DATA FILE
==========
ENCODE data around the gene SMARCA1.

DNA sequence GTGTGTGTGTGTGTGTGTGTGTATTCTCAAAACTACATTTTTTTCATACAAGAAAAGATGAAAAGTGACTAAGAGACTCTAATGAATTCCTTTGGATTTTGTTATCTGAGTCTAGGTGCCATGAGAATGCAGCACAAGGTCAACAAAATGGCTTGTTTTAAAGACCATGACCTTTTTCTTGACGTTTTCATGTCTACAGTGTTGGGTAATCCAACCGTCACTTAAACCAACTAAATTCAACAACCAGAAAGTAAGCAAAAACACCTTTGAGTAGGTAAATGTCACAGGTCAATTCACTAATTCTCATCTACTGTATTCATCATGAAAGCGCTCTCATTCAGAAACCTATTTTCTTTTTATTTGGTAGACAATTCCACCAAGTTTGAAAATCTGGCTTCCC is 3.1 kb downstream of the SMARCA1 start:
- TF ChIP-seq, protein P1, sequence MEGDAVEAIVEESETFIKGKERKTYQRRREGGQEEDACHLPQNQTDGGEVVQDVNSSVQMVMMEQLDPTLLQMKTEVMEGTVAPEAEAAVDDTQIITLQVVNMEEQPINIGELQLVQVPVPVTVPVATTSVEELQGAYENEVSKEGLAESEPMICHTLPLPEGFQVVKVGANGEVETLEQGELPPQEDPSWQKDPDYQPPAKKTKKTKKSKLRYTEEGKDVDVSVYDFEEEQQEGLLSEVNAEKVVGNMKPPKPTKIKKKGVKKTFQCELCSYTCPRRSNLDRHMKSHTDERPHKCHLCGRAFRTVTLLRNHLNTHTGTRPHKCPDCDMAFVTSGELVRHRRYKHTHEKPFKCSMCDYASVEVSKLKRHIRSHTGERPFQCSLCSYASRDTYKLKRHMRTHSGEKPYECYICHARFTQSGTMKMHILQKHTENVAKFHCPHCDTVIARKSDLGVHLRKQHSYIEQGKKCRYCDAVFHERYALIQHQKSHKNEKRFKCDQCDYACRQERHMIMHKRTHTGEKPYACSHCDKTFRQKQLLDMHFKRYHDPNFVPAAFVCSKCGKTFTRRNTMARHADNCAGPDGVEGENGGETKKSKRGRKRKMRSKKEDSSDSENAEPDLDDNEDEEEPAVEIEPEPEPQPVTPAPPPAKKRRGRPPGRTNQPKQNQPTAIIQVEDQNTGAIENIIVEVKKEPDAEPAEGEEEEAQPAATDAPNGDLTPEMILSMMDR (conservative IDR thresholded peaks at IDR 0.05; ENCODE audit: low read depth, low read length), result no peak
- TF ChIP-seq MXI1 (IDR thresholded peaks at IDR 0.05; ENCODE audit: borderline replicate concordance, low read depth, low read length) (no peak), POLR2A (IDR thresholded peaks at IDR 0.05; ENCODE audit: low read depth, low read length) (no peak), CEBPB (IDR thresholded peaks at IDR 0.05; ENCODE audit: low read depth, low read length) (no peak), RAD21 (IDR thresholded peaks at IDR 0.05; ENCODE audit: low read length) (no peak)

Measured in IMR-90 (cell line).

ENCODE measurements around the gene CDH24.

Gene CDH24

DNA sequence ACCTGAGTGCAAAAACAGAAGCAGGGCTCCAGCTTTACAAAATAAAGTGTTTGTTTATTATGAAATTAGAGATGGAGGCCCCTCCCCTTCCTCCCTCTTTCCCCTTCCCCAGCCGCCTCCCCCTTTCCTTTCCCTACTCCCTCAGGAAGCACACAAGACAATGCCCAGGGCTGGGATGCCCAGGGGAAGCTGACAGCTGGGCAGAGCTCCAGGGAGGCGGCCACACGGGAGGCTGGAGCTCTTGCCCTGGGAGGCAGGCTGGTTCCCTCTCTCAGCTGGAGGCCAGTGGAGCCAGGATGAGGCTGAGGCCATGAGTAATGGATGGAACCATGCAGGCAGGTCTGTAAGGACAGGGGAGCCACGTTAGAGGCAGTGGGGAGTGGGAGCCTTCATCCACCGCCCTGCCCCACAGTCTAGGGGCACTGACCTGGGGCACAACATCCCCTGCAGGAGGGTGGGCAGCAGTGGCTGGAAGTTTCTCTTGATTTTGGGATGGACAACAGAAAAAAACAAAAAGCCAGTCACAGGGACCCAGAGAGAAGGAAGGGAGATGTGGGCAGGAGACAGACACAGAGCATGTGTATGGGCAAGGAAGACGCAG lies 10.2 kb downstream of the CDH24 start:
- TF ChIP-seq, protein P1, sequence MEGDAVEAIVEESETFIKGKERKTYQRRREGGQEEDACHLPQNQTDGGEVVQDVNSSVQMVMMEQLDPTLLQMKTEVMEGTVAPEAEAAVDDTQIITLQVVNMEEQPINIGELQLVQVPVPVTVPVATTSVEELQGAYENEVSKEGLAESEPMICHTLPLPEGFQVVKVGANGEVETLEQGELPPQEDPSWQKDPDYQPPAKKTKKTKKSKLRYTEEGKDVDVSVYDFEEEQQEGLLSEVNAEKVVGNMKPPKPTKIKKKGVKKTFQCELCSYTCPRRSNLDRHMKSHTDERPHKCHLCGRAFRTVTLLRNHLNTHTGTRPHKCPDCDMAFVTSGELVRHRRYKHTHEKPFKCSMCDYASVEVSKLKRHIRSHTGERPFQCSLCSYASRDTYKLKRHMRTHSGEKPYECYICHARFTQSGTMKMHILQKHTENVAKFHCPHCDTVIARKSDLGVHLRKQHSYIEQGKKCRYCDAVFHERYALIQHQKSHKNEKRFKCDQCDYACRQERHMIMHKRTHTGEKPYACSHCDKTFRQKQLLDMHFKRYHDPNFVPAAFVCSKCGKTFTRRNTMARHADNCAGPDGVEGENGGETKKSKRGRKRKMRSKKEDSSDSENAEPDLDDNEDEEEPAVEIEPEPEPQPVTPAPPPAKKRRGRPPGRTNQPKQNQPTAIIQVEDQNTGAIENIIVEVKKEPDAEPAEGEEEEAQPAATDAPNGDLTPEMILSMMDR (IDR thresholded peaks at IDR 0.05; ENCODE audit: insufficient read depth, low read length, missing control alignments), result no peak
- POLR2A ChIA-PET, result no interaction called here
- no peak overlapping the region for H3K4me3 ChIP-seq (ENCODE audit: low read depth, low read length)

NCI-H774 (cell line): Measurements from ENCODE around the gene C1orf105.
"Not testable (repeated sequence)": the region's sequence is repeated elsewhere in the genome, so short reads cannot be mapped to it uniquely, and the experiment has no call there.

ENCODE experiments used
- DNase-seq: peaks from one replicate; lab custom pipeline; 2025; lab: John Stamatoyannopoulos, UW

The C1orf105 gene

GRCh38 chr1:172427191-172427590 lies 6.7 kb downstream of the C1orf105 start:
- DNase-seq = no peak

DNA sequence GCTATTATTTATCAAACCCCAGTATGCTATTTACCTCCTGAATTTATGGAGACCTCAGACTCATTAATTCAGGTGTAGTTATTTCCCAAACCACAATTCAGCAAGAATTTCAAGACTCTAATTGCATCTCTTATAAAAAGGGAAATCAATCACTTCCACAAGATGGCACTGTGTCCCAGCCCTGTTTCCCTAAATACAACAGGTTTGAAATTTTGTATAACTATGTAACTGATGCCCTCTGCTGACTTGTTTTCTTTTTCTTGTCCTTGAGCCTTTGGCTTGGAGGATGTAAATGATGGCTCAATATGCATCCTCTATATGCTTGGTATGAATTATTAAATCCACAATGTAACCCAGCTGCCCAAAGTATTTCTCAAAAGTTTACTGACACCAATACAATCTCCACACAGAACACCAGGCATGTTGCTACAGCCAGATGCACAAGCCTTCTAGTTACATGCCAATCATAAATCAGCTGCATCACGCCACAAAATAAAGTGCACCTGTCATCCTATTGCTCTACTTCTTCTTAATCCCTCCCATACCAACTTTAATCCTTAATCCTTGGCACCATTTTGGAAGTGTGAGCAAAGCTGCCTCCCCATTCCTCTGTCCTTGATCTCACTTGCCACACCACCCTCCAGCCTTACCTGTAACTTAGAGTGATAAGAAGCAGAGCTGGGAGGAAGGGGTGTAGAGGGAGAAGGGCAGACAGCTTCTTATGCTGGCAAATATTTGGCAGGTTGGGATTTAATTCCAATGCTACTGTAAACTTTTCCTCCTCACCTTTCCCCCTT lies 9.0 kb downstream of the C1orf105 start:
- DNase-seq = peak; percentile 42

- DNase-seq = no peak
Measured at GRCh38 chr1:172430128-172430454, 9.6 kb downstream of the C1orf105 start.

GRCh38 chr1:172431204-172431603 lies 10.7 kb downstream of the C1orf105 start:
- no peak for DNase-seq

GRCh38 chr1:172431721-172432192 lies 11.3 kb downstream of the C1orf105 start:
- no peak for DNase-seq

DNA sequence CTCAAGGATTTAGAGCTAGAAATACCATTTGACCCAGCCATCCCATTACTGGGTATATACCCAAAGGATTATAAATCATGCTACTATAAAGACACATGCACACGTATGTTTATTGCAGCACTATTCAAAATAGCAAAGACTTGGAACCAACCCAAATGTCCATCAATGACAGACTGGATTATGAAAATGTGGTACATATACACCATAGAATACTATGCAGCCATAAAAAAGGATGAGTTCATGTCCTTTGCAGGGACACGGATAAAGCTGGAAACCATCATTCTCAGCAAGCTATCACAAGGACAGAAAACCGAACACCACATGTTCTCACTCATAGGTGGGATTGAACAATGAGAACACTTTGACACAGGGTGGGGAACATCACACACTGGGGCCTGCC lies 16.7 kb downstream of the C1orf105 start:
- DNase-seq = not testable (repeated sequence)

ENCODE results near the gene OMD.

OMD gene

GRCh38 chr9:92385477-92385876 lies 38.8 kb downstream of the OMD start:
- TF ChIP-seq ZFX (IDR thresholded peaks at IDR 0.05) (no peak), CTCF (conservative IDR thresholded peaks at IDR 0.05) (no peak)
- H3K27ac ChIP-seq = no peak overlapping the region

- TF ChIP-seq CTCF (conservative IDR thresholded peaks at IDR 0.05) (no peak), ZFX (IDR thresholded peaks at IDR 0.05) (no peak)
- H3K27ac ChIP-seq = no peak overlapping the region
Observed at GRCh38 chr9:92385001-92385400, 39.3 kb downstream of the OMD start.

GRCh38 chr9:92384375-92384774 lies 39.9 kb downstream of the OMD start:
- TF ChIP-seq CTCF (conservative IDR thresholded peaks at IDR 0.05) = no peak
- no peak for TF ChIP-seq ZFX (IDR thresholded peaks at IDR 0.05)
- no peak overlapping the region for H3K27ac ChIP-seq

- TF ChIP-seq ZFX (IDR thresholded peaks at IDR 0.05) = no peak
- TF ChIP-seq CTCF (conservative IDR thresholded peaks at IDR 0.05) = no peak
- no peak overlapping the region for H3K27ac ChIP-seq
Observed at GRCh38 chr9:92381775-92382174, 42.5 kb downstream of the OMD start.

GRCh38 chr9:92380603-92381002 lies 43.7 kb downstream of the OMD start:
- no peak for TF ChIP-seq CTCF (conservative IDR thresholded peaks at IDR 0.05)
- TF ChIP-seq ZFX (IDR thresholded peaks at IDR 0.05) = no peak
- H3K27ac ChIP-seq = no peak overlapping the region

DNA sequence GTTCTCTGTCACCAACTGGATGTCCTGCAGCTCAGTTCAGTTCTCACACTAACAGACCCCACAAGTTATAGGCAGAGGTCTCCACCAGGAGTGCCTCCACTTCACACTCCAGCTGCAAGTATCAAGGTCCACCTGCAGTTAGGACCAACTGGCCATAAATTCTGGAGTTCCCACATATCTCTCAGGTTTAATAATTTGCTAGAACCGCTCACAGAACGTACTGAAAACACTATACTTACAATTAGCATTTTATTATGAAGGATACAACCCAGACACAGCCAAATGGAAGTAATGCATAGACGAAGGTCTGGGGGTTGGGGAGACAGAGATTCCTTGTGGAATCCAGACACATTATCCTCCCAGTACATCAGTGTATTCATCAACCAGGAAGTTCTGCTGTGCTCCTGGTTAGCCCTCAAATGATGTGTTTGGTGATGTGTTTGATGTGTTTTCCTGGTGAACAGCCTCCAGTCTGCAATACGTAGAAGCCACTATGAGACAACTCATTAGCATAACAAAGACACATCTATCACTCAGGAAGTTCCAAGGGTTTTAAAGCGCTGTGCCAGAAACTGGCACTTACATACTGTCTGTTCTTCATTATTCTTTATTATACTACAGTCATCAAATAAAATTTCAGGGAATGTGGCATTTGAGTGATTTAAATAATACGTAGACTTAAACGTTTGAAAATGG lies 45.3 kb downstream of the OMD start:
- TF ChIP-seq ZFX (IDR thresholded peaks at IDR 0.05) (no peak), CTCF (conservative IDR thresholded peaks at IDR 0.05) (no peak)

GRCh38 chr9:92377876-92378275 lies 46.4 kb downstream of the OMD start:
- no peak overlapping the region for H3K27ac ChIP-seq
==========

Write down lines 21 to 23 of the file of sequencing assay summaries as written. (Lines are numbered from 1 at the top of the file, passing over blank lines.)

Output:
- DNase-seq = no peak
Measured at GRCh38 chr1:172430128-172430454, 9.6 kb downstream of the C1orf105 start.

GRCh38 chr1:172431204-172431603 lies 10.7 kb downstream of the C1orf105 start: